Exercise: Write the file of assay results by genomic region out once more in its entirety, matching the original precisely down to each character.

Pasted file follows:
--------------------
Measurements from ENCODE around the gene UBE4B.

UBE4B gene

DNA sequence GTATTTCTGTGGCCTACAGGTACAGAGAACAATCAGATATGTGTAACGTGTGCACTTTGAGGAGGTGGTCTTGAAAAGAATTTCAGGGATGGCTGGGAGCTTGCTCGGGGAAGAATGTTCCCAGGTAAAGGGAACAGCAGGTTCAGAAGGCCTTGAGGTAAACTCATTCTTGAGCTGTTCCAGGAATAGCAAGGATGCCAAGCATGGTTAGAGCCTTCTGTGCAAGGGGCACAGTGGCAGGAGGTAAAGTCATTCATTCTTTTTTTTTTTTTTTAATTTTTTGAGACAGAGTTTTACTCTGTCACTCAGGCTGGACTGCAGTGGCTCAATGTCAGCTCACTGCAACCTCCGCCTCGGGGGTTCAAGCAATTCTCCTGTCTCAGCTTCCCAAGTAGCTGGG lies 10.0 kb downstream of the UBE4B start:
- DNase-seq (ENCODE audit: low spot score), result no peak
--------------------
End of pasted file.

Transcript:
Measurements from ENCODE around the gene UBE4B.

UBE4B gene

DNA sequence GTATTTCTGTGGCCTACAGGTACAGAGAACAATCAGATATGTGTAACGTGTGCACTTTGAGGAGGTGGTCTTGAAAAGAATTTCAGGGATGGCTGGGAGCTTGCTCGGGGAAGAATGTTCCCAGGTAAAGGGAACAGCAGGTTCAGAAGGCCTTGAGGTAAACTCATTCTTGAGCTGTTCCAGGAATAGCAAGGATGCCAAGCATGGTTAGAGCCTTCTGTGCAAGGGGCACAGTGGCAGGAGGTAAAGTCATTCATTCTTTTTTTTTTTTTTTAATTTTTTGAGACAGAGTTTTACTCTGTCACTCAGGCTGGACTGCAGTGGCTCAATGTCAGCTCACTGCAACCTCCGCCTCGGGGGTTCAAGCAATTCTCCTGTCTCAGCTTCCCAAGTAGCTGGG lies 10.0 kb downstream of the UBE4B start:
- DNase-seq (ENCODE audit: low spot score), result no peak